Dictionary, definition of the word ADHD.

Attention-deficit/hyperactivity disorder, ADHD, is a chronic condition effecting millions of children and adults. It is a combination of issues that can be debilitating. The disorder causes persistent problems with attention, focus, and organization.

ADHD Risk Factors

ADHD starts in childhood, but it can progress through adolescence into adulthood. The following are the known risk factors for developing ADHD.

  • A family history of ADHD
  • Exposure to toxins such as lead
  • Maternal drug use
  • Premature birth
  • Low birth weight
  • Brain injury

An Early Diagnosis

ADHD starts in childhood, and that’s why diagnosis should occur then.

If ADHD is caught early the problems associated with it can be solved early on. This will help your child progress through school and life as smoothly as possible.

ADHD diagnosis can also happen later in life, so if you feel you might have this disorder, please see your doctor.

ADHD Symptoms

Attention-deficit/hyperactivity disorder is more than just those things. ADHD can make focus impossible, organization seem out of reach, remembering tasks difficult, patience a problem, and normal conversation a chore. ADHD can cause issues in every aspect of the lives of those suffering.

If you notice some of these symptoms in yourself or your child, pay close attention to behaviors from now on. If you think it’s more than just normal focus issues it might be time to see a licensed medical professional for a diagnosis and treatment plan. This is a treatable disorder, and ignoring is the worst way to deal with it.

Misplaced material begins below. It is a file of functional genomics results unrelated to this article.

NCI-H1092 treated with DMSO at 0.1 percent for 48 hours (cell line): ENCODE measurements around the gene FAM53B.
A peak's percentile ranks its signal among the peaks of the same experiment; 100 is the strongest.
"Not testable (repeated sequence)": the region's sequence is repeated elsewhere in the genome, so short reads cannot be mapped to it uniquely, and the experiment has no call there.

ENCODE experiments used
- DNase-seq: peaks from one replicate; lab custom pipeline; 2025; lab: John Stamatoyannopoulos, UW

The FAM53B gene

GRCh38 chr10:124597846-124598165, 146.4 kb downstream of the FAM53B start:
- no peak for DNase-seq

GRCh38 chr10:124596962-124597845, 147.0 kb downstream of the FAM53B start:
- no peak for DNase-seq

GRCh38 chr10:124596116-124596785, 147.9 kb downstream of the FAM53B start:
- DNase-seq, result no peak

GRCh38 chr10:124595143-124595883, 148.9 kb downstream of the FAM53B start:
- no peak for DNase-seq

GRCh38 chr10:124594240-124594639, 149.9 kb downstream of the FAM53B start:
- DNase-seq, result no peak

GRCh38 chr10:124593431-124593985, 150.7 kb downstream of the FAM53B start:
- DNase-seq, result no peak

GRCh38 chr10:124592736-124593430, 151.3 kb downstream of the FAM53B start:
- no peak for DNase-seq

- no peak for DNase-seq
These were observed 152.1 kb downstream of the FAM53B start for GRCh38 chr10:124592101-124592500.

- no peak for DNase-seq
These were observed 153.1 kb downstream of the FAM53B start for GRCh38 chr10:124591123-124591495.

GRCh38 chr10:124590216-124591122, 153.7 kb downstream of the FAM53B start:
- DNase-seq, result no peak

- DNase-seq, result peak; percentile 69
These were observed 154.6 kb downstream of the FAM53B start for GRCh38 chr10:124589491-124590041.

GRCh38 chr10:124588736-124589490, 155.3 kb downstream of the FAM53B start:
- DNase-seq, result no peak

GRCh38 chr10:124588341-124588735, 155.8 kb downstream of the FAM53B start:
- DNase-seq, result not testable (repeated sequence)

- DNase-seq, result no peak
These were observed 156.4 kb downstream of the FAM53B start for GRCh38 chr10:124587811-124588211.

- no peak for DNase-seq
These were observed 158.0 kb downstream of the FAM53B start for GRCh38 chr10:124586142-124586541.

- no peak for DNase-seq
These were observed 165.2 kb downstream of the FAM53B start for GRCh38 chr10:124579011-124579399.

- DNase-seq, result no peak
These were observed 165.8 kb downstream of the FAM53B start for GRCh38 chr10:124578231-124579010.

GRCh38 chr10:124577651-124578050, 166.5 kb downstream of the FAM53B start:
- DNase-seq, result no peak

ADHD Treatment

There are a number of treatment options for ADHD.

Stimulants: While it might seem strange to treat ADHD with this type of medication, it as actually quite effective. Researchers believe this is because the stimulants increase dopamine in the brain which is essential for thinking and attention.

Antidepressants: Antidepressants are sometimes used to treat adults with ADHD, because, like stimulants, they effect dopamine and norepinephrine production in the brain.

Non-Stimulants: If a stimulant doesn’t seem to help or causes bothersome side effects, a doctor may prescribe a non-stimulant medication. These take longer to start working, but they work to resolve the issues associated with ADHD. Two examples are atomoxetine and guanfacine.

Because there are many different medications available, doctors are in a better position to find the perfect treatment option for particular patients.

Finding the Best Treatment

At Lehigh Center we are striving to find the ultimate treatment for ADHD, and if you want to help please consider applying for one of our clinical trials. We test the effectiveness of new, experimental treatments for a variety of disorders including ADHD. Your participation could help you and the millions of others suffering from ADHD.